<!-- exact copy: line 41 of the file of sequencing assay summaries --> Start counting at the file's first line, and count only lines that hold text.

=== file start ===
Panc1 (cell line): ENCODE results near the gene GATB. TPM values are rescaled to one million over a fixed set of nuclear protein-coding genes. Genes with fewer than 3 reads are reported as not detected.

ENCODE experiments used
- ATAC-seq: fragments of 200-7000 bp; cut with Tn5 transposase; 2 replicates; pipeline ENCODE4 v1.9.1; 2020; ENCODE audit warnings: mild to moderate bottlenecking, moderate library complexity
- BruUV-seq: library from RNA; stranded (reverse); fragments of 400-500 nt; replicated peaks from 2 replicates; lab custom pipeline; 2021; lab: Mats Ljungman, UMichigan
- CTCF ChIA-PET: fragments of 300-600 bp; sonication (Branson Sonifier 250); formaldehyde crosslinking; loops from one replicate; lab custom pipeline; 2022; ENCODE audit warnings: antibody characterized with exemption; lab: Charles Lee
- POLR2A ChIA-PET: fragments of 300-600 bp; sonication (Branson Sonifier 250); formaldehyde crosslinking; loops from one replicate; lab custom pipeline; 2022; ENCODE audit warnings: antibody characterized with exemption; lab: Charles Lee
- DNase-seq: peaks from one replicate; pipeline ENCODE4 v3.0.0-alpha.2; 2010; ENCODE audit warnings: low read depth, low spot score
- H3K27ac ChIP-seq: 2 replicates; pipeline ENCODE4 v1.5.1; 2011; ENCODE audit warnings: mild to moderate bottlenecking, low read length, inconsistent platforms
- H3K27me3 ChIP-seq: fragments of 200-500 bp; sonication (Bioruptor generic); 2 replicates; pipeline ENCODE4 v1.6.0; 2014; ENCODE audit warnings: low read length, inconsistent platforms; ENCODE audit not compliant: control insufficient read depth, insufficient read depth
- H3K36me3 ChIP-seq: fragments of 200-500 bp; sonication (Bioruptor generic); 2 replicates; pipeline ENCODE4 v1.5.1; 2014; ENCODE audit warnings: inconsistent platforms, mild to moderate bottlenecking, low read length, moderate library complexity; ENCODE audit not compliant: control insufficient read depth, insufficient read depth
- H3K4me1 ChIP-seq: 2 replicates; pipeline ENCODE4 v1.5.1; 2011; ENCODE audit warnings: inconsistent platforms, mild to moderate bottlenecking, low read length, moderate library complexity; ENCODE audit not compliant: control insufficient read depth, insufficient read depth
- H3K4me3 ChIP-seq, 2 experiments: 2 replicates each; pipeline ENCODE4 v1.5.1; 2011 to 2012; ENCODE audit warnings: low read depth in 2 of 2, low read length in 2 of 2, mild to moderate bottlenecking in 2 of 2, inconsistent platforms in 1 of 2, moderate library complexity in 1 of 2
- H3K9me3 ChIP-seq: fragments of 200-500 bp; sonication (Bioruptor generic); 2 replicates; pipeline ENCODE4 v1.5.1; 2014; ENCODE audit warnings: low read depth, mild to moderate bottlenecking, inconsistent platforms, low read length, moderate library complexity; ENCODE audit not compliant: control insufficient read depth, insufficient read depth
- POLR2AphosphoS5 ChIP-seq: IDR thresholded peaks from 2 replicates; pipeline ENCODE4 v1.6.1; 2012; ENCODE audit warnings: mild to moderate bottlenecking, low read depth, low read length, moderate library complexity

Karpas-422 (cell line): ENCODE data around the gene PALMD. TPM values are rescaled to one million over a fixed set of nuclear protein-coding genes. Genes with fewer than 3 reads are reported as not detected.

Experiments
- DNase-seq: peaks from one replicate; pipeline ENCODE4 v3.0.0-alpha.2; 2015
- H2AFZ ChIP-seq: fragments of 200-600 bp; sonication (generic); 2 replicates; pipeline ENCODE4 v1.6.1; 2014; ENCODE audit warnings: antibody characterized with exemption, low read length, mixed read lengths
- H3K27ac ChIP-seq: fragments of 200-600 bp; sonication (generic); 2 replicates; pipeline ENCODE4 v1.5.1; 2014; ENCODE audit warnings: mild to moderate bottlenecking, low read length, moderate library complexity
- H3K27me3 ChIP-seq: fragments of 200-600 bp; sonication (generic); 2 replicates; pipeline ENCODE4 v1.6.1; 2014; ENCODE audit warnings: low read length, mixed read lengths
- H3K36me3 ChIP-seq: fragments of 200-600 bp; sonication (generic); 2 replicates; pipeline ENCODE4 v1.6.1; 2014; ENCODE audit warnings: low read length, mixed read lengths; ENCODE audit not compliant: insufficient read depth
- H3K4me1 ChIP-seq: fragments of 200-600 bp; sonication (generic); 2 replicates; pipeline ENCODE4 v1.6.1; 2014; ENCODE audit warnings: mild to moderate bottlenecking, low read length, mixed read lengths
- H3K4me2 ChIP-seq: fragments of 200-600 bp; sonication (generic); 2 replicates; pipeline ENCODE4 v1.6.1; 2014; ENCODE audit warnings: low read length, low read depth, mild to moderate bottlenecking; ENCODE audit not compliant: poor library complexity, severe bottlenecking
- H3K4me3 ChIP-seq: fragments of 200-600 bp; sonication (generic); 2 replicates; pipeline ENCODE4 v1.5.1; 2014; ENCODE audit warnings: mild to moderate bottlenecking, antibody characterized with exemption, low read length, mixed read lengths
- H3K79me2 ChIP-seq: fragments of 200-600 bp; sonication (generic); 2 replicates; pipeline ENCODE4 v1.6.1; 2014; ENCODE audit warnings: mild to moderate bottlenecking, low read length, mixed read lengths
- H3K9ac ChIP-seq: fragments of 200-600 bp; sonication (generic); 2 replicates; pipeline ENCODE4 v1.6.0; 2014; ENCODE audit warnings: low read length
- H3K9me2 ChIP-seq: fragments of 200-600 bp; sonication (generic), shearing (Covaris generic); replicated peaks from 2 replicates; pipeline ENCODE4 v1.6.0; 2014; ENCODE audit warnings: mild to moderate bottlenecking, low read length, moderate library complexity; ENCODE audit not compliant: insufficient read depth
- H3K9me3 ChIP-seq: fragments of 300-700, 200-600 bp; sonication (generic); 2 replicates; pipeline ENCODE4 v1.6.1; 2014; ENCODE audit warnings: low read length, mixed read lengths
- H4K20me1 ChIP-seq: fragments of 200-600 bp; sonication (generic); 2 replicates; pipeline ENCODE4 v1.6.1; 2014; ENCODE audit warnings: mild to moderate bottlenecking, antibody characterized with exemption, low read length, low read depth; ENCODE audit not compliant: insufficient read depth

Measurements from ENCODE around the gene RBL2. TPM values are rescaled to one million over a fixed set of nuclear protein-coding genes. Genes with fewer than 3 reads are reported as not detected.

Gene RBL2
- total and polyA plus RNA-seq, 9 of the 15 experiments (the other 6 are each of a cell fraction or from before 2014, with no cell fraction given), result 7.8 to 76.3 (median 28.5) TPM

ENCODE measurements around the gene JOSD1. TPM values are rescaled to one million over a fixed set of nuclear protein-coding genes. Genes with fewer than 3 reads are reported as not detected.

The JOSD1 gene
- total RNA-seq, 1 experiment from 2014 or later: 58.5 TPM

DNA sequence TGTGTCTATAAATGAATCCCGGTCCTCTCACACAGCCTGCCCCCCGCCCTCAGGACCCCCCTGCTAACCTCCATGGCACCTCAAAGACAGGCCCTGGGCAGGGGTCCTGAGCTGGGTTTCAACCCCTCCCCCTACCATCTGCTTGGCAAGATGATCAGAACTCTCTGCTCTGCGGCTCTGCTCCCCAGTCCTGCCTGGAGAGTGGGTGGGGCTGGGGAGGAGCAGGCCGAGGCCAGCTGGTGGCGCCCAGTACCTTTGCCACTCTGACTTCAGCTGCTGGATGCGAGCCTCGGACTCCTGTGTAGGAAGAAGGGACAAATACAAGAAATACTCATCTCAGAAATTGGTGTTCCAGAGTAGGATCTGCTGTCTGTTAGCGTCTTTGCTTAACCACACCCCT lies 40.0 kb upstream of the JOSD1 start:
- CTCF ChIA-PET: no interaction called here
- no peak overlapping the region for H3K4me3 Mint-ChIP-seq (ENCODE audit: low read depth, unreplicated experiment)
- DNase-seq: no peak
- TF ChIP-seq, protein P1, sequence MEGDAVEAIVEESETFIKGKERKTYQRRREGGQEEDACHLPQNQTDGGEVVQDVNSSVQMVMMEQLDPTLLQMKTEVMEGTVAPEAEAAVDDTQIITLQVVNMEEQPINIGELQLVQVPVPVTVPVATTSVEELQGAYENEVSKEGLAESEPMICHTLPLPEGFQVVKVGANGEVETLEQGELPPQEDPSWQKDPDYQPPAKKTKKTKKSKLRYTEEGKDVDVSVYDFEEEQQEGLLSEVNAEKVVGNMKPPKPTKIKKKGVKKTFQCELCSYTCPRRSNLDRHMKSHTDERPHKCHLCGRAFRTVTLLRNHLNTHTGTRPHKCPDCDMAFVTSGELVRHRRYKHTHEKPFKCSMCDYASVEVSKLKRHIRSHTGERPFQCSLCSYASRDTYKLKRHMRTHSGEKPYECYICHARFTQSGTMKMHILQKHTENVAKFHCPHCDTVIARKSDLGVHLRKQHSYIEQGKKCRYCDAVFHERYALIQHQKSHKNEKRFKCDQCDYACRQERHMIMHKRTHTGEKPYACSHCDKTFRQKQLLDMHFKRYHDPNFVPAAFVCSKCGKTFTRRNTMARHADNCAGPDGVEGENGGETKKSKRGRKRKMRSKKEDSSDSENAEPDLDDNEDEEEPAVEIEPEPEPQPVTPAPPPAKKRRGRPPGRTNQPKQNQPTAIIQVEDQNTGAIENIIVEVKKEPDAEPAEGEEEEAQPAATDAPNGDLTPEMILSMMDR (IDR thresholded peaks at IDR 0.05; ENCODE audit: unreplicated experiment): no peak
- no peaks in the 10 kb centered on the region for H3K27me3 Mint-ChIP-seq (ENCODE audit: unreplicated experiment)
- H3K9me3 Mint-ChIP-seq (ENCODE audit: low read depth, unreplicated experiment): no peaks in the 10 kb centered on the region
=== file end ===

- no peaks in the 10 kb centered on the region for H3K27me3 Mint-ChIP-seq (ENCODE audit: unreplicated experiment)